A small Jewish community in Oconomowoc welcomes a community of Jewish Africans. Samson Nderitu, 23 and his counselor, Isaac Wamani, 22, left their town in Uganda to come to Wisconsin to serve as cultural ambassadors.
In Uganda, Nderitu and Wamani and a part of a tiny Jewish minority in a country that is populated with majority Christians and Muslims.
The Jewish Chronicle has more on their story:
They left Africa for the first time, to connect with other Jews here in Wisconsin, and the experience has been warm and affirming.
Samson Nderitu, 23, and his fellow African madrichim (counselor) Isaac Wamani, 22, are spending their summer at OSRUI, the Reform Jewish overnight camp in Oconomowoc. They’re serving as cultural ambassadors from the Abayudaya, a tiny Jewish community in Uganda, a landlocked country in east Africa.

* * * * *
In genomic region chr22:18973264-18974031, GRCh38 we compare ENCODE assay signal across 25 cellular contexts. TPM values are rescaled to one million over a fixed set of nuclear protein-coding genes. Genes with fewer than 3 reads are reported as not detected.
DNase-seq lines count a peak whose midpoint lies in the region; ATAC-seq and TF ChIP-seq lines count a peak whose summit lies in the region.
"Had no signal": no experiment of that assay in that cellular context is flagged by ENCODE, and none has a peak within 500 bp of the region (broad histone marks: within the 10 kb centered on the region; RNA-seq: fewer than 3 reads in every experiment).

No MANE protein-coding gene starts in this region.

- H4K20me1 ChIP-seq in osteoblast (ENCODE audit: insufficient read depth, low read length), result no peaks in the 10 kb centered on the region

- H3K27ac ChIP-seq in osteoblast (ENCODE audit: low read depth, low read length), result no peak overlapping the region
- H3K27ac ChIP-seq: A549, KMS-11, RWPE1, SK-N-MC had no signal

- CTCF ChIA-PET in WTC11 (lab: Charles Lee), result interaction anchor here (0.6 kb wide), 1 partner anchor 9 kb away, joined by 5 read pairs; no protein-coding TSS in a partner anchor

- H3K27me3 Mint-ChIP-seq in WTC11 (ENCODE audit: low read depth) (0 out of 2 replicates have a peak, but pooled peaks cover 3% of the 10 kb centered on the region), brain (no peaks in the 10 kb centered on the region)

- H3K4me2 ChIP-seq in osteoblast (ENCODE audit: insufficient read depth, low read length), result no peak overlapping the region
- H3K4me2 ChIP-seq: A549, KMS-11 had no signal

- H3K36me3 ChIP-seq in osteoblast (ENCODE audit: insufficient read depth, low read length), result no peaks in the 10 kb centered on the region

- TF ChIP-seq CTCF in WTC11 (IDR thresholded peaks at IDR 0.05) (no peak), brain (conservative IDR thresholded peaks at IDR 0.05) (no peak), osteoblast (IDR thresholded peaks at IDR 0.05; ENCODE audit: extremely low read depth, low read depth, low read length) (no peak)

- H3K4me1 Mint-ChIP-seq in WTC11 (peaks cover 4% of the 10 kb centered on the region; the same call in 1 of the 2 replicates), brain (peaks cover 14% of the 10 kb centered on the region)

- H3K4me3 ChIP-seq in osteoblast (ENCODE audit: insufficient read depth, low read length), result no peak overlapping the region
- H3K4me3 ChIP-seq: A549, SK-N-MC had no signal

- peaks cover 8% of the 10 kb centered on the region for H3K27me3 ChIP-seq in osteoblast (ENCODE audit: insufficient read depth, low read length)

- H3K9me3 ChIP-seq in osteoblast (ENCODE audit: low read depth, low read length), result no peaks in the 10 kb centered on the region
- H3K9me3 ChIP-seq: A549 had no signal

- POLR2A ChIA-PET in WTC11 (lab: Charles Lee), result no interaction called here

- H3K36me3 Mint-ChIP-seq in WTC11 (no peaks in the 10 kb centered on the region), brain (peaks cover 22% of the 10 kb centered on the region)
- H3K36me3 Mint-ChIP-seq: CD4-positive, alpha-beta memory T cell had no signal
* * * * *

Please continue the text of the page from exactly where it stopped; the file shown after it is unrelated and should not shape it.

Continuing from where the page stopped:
Abayudaya means “People of Judah.” The Abayudaya people live inside a nation of Christians and Muslims. They’re not a lost tribe – they’re converts and descendants of converts, having gotten their start with one man who tried out Christianity, then switched to Judaism and became a religious leader.
Nderitu and Wamani bring up issues that a Jew from anywhere in the world might also talk about, from whether one should marry within the faith to anti-Semitism to keeping kosher. Nderitu and Wamani both keep kosher. Wamani tells a story of a friend who quit a job because they wanted him to work on Shabbat.
“Jews killed Jesus,” kids would shout at Wamani. He was in high school and kids at school in Uganda singled him out for bullying. “There were three Jews in the school and I was the only boy – putting on a kippah,” he said.
But Nderitu said that’s how high school is and for the most part, it’s OK to be Jewish in their region of Africa, despite persecution during the Idi Amin regime in 1970s Uganda. “We live in harmony with the Muslims and the Christians,” Nderitu said. “They don’t have a problem with being Jewish.”
Despite the challenges of being a tiny minority in their country, they say they love being Jewish. “Being Jewish is the best thing I have in my life,” said Nderitu. “It defines my life.”
For more, visit JewishChronicle.org